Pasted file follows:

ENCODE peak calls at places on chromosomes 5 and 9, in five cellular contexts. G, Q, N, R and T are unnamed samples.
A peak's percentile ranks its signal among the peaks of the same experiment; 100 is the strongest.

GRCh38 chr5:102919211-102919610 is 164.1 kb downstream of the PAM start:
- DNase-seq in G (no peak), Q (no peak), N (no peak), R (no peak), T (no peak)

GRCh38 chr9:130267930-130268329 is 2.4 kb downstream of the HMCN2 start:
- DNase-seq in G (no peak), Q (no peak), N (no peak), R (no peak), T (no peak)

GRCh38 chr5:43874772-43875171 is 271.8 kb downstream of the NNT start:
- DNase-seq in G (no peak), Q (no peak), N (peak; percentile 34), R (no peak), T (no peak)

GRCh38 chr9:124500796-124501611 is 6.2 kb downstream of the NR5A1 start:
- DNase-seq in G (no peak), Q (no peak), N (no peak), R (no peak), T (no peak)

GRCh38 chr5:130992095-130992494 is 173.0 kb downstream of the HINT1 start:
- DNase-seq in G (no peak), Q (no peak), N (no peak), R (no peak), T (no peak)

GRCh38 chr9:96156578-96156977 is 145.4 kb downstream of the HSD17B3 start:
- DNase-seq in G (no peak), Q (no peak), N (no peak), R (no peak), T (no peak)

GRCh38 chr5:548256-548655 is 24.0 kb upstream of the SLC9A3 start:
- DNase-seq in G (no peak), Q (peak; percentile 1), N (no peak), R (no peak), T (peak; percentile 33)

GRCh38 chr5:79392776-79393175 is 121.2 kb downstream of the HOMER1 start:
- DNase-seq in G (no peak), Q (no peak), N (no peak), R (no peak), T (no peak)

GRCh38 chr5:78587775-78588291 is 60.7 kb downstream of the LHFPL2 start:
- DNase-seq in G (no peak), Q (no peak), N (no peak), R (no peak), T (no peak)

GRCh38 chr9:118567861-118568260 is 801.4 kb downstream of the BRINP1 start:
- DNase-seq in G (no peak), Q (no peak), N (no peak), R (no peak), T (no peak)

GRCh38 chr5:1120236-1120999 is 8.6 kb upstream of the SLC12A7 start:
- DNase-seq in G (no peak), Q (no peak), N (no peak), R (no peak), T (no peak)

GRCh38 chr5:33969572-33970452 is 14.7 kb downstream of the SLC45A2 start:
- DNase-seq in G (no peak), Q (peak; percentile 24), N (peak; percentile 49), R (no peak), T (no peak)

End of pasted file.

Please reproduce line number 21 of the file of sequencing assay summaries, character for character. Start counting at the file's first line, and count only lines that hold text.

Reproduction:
GRCh38 chr9:118567861-118568260 is 801.4 kb downstream of the BRINP1 start: